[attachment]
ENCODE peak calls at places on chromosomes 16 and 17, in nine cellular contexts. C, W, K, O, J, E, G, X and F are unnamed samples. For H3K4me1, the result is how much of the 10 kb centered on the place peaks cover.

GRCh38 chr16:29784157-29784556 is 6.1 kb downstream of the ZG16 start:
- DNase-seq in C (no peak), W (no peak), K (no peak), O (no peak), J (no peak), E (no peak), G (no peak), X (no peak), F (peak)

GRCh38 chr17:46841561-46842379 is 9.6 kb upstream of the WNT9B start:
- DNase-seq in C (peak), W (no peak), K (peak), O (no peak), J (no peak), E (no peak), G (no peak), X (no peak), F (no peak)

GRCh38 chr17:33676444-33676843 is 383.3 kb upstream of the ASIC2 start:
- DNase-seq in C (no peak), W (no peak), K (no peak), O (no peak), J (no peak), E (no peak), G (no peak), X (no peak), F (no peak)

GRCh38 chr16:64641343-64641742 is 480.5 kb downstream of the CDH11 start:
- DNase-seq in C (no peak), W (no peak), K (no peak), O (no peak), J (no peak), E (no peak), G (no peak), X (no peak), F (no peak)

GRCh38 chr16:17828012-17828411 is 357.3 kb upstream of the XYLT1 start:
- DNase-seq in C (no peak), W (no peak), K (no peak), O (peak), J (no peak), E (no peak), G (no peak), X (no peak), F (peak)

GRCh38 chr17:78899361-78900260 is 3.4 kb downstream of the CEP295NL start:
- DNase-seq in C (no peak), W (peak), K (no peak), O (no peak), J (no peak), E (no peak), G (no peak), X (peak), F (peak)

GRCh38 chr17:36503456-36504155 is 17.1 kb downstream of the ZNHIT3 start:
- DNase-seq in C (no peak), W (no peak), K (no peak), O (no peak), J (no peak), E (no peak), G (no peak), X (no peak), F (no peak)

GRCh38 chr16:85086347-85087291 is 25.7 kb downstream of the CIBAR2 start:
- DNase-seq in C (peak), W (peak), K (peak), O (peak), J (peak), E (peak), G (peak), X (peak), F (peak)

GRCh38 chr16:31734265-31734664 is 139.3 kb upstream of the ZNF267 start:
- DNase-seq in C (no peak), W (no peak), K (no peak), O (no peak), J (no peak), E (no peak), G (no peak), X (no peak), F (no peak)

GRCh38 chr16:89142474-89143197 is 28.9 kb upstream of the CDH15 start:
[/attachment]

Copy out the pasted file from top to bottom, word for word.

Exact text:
ENCODE peak calls at places on chromosomes 16 and 17, in nine cellular contexts. C, W, K, O, J, E, G, X and F are unnamed samples. For H3K4me1, the result is how much of the 10 kb centered on the place peaks cover.

GRCh38 chr16:29784157-29784556 is 6.1 kb downstream of the ZG16 start:
- DNase-seq in C (no peak), W (no peak), K (no peak), O (no peak), J (no peak), E (no peak), G (no peak), X (no peak), F (peak)

GRCh38 chr17:46841561-46842379 is 9.6 kb upstream of the WNT9B start:
- DNase-seq in C (peak), W (no peak), K (peak), O (no peak), J (no peak), E (no peak), G (no peak), X (no peak), F (no peak)

GRCh38 chr17:33676444-33676843 is 383.3 kb upstream of the ASIC2 start:
- DNase-seq in C (no peak), W (no peak), K (no peak), O (no peak), J (no peak), E (no peak), G (no peak), X (no peak), F (no peak)

GRCh38 chr16:64641343-64641742 is 480.5 kb downstream of the CDH11 start:
- DNase-seq in C (no peak), W (no peak), K (no peak), O (no peak), J (no peak), E (no peak), G (no peak), X (no peak), F (no peak)

GRCh38 chr16:17828012-17828411 is 357.3 kb upstream of the XYLT1 start:
- DNase-seq in C (no peak), W (no peak), K (no peak), O (peak), J (no peak), E (no peak), G (no peak), X (no peak), F (peak)

GRCh38 chr17:78899361-78900260 is 3.4 kb downstream of the CEP295NL start:
- DNase-seq in C (no peak), W (peak), K (no peak), O (no peak), J (no peak), E (no peak), G (no peak), X (peak), F (peak)

GRCh38 chr17:36503456-36504155 is 17.1 kb downstream of the ZNHIT3 start:
- DNase-seq in C (no peak), W (no peak), K (no peak), O (no peak), J (no peak), E (no peak), G (no peak), X (no peak), F (no peak)

GRCh38 chr16:85086347-85087291 is 25.7 kb downstream of the CIBAR2 start:
- DNase-seq in C (peak), W (peak), K (peak), O (peak), J (peak), E (peak), G (peak), X (peak), F (peak)

GRCh38 chr16:31734265-31734664 is 139.3 kb upstream of the ZNF267 start:
- DNase-seq in C (no peak), W (no peak), K (no peak), O (no peak), J (no peak), E (no peak), G (no peak), X (no peak), F (no peak)

GRCh38 chr16:89142474-89143197 is 28.9 kb upstream of the CDH15 start: